(Reuters) - Robert Wickens will be back behind the wheel on Saturday for the first time since a near fatal crash two years ago and while it will be a virtual IndyCar race the Canadian sees it is another step towards the real thing.
“I’m just excited to drive something. Last night was the first time I’ve driven any form of race car since the accident at Pocono Speedway,” Wickens told reporters during a conference call on Friday, after getting in his first few practice laps at Barber Motorsport Park.
“Even though it was virtual it still felt pretty good.”
With the novel coronavirus outbreak forcing a shutdown of global sport it has presented an unexpected opportunity for Wickens, who sustained devastating spinal injuries in the crash, to once again go wheel-to-wheel with his IndyCar Series rivals in the iRacing IndyCar Challenge.
Formula One, NASCAR and IndyCar have all found eager audiences for virtual racing in the absence of the real thing, with drivers, like fans, looking to fill a sporting void.
Last week’s series opener at a virtual Watkins Glen was won by Sage Karam and attracted more than 400,000 viewers on live streaming.
Yet those numbers are expected to jump on Saturday with the Indy Grand Prix of Alabama airing live on NBCSN, using their number one broadcast crew.
The starting grid will feature IndyCar series drivers champion Josef Newgarden, a host of Indianapolis 500 winners including New Zealand’s Scott Dixon, Australian Will Power and seven-time NASCAR Cup champion Jimmie Johnson.
Yet the driver in the spotlight is likely to be Wickens, who will be testing out a steering wheel with hand brakes and a gear shifter that he hopes will one day allow him to get back into a real IndyCar.
“It’s weird it is kind of a mental overload my brain was exploding from figuring out how to use the hand brakes the feeling of it and everything,” said Wickens. “It is a lot of work to do in a short amount of time.
“I always knew race simulation was going to be the best way to try all the different hand brake configurations or paddle configurations so this is really just step one of a hundred to get me back into the IndyCar series.”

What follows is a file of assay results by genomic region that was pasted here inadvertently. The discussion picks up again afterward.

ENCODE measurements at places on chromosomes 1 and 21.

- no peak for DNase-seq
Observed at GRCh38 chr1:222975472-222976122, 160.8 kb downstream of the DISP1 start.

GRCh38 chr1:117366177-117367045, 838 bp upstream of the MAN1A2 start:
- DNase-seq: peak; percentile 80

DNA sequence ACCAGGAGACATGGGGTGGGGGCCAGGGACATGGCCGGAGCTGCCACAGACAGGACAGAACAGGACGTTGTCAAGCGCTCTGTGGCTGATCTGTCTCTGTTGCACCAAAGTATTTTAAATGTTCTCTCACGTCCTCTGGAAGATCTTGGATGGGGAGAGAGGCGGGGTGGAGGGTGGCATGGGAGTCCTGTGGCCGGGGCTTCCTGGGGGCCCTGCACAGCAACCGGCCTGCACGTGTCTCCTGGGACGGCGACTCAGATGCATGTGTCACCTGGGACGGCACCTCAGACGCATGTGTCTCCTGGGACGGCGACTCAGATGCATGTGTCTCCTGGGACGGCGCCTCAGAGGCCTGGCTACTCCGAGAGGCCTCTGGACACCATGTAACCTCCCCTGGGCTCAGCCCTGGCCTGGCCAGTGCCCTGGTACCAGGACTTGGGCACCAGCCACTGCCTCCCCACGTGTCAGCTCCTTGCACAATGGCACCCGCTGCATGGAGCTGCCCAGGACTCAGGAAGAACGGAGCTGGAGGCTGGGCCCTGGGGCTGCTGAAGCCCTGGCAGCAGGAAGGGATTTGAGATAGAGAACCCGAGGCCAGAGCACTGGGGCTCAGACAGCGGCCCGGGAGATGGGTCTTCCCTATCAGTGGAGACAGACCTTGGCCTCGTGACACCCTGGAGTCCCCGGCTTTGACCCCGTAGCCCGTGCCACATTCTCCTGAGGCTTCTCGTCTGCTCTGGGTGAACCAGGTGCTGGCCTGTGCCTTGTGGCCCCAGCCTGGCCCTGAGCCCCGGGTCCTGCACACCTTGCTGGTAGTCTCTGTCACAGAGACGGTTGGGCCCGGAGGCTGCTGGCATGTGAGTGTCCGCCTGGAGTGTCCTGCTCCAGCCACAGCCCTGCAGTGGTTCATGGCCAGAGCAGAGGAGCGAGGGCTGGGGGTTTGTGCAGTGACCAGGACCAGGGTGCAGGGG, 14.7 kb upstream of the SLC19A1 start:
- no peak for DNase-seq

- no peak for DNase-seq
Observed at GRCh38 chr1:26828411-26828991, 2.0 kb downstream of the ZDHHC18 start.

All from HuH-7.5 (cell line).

While other drivers are treating the iRacing IndyCar Challenge as a diversion and a bit of fun, for Wickens it is serious business taking him closer to his stated goal of getting back in the cockpit of an IndyCar.
That had seemed an impossible dream in the aftermath of his horrific crash on Aug. 19 almost two years ago when his car became airborne, catapulted into the catch-fencing and disintegrated across the track.
Along with a thoracic spinal fracture and a spinal cord injury that left him paralyzed, Wickens also suffered tibia and fibular fractures to both legs, fractures in both hands, a fractured right forearm, a fractured elbow, four fractured ribs and a pulmonary contusion.
Wickens’s courageous efforts to walk, dance at his wedding and get back into a race car have been documented with regular posts on social media.
The 31-year-old Canadian has made remarkable progress, regaining some feeling in his legs and standing on his own.
“I am just so happy I can get back and compete with these guys,” said Wickens. “The biggest thing for me is, although this is fun, I see this as the long term project of getting me back into a race car.”
Reporting by Steve Keating in Toronto. Editing by Toby Davis